[If it’s August, it must be time for my annual pilgrimage to my Virginia homeland with my boys—and my annual series AmericanStudying the Old Dominion. Leading up to a special weekend post on the people who really signify “Virginia” to me!]
Three telling exhibits and pieces from Williamsburg’s amazing folk art museum.
1) An exhibition of quilts: Through December 6th, the museum’s McCarl Gallery will feature “A Celebration of Quilts,” an exhibition featuring 12 noteworthy American quilts from the 18th through the 20th centuries. The exhibit includes pieces by African American, Hawaiian, and Amish quiltmakers (among other artisans), and likewise runs the gamut of techniques and styles. Serving as both utilitarian household item and artistic products, as both material and artistic culture, quilts are a perfect example of the complexity and value of folk art (compared to the more obvious “fine arts”).
2) Pueblo jewelry: Through September 5th, 2016, the museum’s Peebles Gallery will feature “Thunderbirds: Jewelry of the Santo Domingo Pueblo,” an exhibition that highlights a particular, Depression-era jewelry style from a New Mexico pueblo with a longstanding artistic tradition. Mass-produced (compared to the pueblo’s norms, at least) in response to the Depression’s economic exigencies, and using any and all available materials for the same reason, these jewelry pieces are thus both distinct from the pueblo’s traditions and yet represent a stage and evolution of those histories—and are vital American folk art in any case.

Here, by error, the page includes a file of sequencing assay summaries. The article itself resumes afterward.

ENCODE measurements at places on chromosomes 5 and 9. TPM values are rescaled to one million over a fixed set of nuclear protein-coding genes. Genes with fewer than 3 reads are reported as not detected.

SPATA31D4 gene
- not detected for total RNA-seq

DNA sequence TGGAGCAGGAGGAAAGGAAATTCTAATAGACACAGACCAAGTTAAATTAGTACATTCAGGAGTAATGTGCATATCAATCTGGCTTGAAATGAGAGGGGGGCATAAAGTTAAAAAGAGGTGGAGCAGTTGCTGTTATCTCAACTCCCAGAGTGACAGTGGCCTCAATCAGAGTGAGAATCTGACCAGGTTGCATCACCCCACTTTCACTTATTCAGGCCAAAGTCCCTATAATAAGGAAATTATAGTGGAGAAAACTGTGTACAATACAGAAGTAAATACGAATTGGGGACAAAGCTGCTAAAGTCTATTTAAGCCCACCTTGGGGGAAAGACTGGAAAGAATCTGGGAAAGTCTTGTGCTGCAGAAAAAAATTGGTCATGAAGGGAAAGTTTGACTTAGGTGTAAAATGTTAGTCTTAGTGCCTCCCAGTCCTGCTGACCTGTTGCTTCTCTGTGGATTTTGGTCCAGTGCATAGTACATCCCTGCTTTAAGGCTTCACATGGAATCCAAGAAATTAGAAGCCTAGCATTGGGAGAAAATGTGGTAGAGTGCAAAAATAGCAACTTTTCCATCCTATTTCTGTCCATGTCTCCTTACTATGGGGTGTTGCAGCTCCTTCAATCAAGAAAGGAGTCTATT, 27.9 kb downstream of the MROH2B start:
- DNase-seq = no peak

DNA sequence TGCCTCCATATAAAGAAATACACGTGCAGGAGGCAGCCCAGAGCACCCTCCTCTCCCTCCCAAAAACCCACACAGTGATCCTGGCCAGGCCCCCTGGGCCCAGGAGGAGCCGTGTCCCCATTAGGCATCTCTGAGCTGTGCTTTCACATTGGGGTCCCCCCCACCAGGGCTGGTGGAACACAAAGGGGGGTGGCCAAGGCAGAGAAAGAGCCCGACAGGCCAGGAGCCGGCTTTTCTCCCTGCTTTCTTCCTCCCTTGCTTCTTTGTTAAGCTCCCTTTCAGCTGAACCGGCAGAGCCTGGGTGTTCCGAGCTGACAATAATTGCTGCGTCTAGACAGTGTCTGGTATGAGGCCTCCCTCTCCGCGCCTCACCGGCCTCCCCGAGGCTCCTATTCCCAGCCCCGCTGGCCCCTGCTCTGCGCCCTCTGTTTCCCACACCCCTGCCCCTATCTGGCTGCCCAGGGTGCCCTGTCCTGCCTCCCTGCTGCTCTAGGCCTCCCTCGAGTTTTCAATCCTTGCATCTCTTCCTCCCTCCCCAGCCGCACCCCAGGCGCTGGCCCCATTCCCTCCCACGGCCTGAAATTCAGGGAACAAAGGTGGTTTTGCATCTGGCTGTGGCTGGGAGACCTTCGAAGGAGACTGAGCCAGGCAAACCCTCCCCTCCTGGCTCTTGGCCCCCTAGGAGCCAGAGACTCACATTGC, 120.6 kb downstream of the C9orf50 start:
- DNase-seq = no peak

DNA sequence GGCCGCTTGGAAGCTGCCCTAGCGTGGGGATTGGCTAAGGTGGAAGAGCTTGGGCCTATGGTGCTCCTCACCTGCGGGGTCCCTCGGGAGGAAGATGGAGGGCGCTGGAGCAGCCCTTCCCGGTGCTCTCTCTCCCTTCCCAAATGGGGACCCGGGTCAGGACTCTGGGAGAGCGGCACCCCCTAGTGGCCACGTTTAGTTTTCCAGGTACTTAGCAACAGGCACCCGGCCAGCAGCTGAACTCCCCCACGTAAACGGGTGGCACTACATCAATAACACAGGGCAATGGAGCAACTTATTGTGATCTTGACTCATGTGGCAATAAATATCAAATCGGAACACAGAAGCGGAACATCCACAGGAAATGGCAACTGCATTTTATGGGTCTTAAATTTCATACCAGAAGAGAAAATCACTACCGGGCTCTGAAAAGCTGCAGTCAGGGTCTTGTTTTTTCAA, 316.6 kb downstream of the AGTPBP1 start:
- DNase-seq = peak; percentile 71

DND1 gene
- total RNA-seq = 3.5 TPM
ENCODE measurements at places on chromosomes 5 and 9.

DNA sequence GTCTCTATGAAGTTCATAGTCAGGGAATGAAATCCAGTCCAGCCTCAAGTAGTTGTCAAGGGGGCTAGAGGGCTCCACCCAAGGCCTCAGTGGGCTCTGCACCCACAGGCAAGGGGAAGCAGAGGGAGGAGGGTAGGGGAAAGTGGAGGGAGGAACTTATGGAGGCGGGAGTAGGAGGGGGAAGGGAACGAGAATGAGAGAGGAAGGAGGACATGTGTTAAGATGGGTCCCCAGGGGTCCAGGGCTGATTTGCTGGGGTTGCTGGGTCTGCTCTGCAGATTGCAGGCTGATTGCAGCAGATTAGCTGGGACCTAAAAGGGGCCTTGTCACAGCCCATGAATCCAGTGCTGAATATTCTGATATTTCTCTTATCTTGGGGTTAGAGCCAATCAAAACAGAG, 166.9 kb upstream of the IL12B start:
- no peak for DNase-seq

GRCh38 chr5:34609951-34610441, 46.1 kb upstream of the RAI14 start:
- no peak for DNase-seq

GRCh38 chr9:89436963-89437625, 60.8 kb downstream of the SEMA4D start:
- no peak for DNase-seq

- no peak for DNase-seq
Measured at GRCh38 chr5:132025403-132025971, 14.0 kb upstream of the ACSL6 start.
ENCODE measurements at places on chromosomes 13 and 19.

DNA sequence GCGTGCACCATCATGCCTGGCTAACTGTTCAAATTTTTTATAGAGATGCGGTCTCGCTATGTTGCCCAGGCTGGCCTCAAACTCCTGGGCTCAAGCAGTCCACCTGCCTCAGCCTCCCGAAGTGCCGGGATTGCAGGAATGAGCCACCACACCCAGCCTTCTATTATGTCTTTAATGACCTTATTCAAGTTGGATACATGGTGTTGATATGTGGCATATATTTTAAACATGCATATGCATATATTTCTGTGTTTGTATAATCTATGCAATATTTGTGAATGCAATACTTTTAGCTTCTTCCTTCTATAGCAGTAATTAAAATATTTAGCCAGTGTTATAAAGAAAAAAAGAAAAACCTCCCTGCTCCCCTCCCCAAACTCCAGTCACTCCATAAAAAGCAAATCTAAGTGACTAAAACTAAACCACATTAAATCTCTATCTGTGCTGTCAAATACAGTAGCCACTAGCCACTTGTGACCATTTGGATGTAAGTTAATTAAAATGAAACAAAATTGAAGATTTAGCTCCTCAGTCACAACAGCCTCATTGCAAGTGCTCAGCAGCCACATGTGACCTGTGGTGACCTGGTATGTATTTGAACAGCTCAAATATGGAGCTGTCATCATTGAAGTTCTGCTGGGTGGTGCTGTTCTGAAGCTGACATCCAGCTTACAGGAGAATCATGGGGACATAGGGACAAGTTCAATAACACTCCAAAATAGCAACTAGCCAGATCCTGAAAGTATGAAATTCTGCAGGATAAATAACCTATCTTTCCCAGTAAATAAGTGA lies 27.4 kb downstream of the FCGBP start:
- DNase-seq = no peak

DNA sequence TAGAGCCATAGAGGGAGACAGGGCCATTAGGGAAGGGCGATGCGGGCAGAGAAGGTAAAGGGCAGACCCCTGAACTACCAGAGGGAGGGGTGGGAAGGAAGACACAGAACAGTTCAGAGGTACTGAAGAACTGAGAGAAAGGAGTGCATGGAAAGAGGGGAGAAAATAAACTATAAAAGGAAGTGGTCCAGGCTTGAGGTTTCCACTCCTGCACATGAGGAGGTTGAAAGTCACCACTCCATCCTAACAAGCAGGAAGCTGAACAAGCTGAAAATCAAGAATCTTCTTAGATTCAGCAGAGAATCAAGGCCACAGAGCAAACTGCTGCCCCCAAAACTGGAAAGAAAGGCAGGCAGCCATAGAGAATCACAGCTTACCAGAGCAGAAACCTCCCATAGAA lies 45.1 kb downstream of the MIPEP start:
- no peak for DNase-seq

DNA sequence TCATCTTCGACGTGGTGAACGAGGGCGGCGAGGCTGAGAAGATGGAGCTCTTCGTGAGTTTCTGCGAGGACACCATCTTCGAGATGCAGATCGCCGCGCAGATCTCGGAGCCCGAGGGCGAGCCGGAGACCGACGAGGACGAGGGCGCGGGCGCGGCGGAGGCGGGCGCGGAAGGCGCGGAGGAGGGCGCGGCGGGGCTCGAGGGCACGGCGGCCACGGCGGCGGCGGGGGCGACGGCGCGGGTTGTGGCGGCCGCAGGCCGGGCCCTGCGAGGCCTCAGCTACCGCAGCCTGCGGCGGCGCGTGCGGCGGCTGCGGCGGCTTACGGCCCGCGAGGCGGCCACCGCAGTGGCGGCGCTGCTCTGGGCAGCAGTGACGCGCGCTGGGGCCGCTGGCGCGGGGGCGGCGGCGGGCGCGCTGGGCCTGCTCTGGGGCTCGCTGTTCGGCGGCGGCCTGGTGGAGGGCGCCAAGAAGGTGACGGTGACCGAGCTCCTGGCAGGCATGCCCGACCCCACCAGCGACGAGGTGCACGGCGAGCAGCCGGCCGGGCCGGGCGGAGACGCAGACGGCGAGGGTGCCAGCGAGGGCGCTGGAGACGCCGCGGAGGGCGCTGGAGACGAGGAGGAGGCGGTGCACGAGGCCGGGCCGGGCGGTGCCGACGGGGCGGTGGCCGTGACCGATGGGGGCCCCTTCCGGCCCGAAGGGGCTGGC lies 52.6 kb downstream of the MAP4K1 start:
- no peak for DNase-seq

3) Baby in Red Chair: And then there’s that baby, one of the perennial representations of the museum’s collections and spirit. Currently exhibited as part of an American folk portraits collection in the Clark Foundation Gallery, the baby embodies the practice and appeal of folk art—simple yet eloquent, anonymous yet enduring, everyday yet reflecting our reality in the way that only the arts can. There’s a reason why the baby has been one of the museum’s most popular pieces, and it’s the same reason why the museum has been so successful—because folk art is a vibrant and vital part of our national community and identity.
Last Virginia connection tomorrow,
PS. What do you think?
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